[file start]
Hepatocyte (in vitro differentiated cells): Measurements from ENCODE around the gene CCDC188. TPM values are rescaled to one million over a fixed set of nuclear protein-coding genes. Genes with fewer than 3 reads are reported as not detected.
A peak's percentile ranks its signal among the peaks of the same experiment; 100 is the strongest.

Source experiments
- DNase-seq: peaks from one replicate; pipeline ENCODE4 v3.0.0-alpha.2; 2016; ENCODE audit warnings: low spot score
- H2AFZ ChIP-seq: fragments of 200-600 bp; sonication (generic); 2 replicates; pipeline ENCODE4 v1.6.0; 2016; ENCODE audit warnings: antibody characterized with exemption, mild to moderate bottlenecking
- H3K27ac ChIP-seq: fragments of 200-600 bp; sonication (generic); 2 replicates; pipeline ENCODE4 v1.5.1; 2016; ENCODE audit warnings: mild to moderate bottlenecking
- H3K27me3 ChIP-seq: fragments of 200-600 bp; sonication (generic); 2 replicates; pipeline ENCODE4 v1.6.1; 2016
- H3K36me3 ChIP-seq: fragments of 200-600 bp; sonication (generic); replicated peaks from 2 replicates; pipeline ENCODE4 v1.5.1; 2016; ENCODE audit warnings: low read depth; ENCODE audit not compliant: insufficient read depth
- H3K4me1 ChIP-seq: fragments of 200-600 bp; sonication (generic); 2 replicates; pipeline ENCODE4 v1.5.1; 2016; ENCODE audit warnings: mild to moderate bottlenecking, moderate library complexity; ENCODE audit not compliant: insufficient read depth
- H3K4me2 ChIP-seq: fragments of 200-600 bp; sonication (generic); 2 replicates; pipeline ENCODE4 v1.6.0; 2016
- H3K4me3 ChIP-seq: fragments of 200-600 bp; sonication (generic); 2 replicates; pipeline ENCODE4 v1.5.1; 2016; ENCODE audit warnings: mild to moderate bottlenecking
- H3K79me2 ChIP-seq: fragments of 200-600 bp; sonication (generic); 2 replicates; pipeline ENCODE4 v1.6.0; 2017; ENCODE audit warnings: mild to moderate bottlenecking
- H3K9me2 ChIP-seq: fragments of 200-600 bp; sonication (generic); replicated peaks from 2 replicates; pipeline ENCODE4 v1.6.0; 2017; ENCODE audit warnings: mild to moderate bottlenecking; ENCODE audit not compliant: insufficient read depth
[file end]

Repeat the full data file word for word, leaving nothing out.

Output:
Hepatocyte (in vitro differentiated cells): Measurements from ENCODE around the gene CCDC188. TPM values are rescaled to one million over a fixed set of nuclear protein-coding genes. Genes with fewer than 3 reads are reported as not detected.
A peak's percentile ranks its signal among the peaks of the same experiment; 100 is the strongest.

Source experiments
- DNase-seq: peaks from one replicate; pipeline ENCODE4 v3.0.0-alpha.2; 2016; ENCODE audit warnings: low spot score
- H2AFZ ChIP-seq: fragments of 200-600 bp; sonication (generic); 2 replicates; pipeline ENCODE4 v1.6.0; 2016; ENCODE audit warnings: antibody characterized with exemption, mild to moderate bottlenecking
- H3K27ac ChIP-seq: fragments of 200-600 bp; sonication (generic); 2 replicates; pipeline ENCODE4 v1.5.1; 2016; ENCODE audit warnings: mild to moderate bottlenecking
- H3K27me3 ChIP-seq: fragments of 200-600 bp; sonication (generic); 2 replicates; pipeline ENCODE4 v1.6.1; 2016
- H3K36me3 ChIP-seq: fragments of 200-600 bp; sonication (generic); replicated peaks from 2 replicates; pipeline ENCODE4 v1.5.1; 2016; ENCODE audit warnings: low read depth; ENCODE audit not compliant: insufficient read depth
- H3K4me1 ChIP-seq: fragments of 200-600 bp; sonication (generic); 2 replicates; pipeline ENCODE4 v1.5.1; 2016; ENCODE audit warnings: mild to moderate bottlenecking, moderate library complexity; ENCODE audit not compliant: insufficient read depth
- H3K4me2 ChIP-seq: fragments of 200-600 bp; sonication (generic); 2 replicates; pipeline ENCODE4 v1.6.0; 2016
- H3K4me3 ChIP-seq: fragments of 200-600 bp; sonication (generic); 2 replicates; pipeline ENCODE4 v1.5.1; 2016; ENCODE audit warnings: mild to moderate bottlenecking
- H3K79me2 ChIP-seq: fragments of 200-600 bp; sonication (generic); 2 replicates; pipeline ENCODE4 v1.6.0; 2017; ENCODE audit warnings: mild to moderate bottlenecking
- H3K9me2 ChIP-seq: fragments of 200-600 bp; sonication (generic); replicated peaks from 2 replicates; pipeline ENCODE4 v1.6.0; 2017; ENCODE audit warnings: mild to moderate bottlenecking; ENCODE audit not compliant: insufficient read depth